Mindfulness and Mantras

This is a crazy world we live in. Deadlines loom. Laundry needs to be done while keeping an eye on a feverish toddler. The only time available to plan an upcoming vacation is commuting home from work during rush hour traffic.

This hasty lifestyle takes one’s thoughts away from the present moment. It’s easy to overlook the tulips blooming in the neighbor’s flower bed or the opportunity to read while the preschooler naps.

Developing the habit of purposely “thinking in the moment” is a current fad. How many times have you heard that from sports commentators, a Sunday church sermon, or the family physician during an annual physical?

But how do you do this? You could try learning Sanskrit and then studying the philosophies of Buddhism or Hinduism. Or you could delve into the prayers and meditation techniques of any religion. I recall growing up spending interminable hours on my knees saying the evening family rosary in my Roman Catholic family. I don’t recall the prayer time being particularly inspiring.


An easier way may be to develop your very own personal mantra. Recent research reported in the WSJ* shows that thinking of a word or phrase that affirms one’s values and repeating it many times, can produce powerful physical changes in our bodies. A mantra can reduce stress-producing hormones such as cortisol, bolster physical endurance, and even make us think positively about the dreaded upcoming Pilates class or dental appointment.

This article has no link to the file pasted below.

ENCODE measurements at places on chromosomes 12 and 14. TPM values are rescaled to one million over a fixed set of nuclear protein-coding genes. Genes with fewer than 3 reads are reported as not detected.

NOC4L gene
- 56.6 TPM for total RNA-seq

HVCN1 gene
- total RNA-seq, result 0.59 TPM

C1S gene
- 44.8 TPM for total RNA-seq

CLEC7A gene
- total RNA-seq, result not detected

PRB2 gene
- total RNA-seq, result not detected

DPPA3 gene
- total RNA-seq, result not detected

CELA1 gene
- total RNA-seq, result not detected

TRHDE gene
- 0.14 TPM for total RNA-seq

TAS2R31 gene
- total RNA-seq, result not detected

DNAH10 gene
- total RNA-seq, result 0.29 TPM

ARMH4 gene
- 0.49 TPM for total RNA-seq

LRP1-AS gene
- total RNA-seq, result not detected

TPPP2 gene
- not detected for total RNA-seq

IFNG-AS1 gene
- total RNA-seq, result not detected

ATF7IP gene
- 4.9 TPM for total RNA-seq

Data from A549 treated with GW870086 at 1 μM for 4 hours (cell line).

The first step is to think up your mantra. How? Look in the mirror and picture yourself as “older and wiser” and primed to dispense good advice. What gift could someone give you right now that would make your life better? Now distill it down into a single word, phrase, or quick sentence. It has to be something that makes you feel good about yourself – empowered, reassured, filled with hope for the future. Next, pick out two or three of your favorite thoughts – a single one can get monotonous – too many can be a struggle to recall when needed. Now practice using your trio of positive reinforcers.

When I discussed this mantra-development idea with another author and dear friend, Sylvia, she told me thinking or her personal mantra would be easy. All she needed to do was turn childhood insults from a close relative into positive thoughts. “You are ugly” became “You are beautiful.” “You are stupid” became “You are brilliant.”

Using a personal mantra can build new positive neural paths in the brain that create a calmer and happier outlook. Use it during times of stress: business meetings, college entrance exams, running your first marathon, or showing up for your first chemotherapy appointment. Armed with this positive thought process, facing unknown future events or reliving past failures is ancient history.

* ”Say it again, a mantra really works” by Elizabeth Bernstein

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